The NR1H3 gene increases the chances of developing the disease by 70%.
CANADA – A team of researchers at the University of British Columbia and Vancouver Coastal Health in Canada has discovered the first gene associated with the origin of multiple sclerosis.
The study, published in the journal Neuron, suggests that the NR1H3 gene increases the chances of developing multiple sclerosis by 70% and the disease could be hereditary.
As reported in a statement from the study authors, they analyzed data from the Canadian Collaborative Project on Genetic Susceptibility to Multiple Sclerosis, possessing the genetic information records of more than two thousand Canadian families.
To conduct the research, led by Spanish geneticist and biologist Carles Vilariño-Güell in collaboration with Professor Dessa Sadovnick, they took into account more than four thousand samples of patients with multiple sclerosis and 8,600 blood relatives.
Investigators located the mutation in two Canadian families that in both cases two thirds of its members developed the disease, and they all had the same alteration of the genome, which in turn produced a defective protein known as LXRA which has impacts on other genes. The discovery of this mutation shows that some forms of multiple sclerosis are hereditary.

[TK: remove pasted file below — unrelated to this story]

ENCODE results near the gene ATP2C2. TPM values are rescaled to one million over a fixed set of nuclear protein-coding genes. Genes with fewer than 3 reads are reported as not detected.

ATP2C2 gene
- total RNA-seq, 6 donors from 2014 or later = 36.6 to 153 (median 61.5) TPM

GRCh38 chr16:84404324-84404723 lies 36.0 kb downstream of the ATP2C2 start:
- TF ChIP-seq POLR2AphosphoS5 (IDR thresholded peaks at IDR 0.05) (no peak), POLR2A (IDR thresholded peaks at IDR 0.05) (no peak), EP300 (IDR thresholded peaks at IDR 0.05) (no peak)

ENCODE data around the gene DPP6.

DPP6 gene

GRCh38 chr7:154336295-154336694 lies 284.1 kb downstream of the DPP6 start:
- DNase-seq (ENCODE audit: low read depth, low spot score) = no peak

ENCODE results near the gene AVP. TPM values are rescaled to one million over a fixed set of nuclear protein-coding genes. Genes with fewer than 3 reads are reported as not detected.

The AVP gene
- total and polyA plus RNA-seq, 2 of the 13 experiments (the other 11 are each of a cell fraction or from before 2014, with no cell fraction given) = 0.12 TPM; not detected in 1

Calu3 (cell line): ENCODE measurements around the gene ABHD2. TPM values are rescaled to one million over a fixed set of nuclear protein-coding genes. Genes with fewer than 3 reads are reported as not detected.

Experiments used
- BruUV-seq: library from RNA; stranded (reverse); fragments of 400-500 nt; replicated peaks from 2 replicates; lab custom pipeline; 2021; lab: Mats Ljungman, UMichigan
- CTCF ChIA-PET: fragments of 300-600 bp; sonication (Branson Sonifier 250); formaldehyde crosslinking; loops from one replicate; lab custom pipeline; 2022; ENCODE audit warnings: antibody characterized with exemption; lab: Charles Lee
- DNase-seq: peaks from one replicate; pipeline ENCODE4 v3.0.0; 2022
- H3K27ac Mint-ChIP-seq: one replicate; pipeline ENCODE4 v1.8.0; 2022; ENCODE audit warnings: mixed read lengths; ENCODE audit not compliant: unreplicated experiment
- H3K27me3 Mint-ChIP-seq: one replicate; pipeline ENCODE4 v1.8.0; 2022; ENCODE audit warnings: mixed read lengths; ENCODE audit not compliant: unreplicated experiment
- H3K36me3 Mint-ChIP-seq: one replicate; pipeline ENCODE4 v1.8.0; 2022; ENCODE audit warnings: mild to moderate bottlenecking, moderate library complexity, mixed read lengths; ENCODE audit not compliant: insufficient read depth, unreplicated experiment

Vilariño-Güell said that this discovery is critical to our understanding of MS. Until now they knew very little about the biological processes that lead to the onset of the disease, but their finding has enormous potential for developing new treatments targeting the underlying causes and not just the symptoms.
The results could help find therapies that affect the same gene or counteract the harmful effects of mutation, and mutation research in high-risk patients would allow diagnosis and treatment before symptoms appear.
The study results have also shown that increased levels of vitamin D help prevent disease.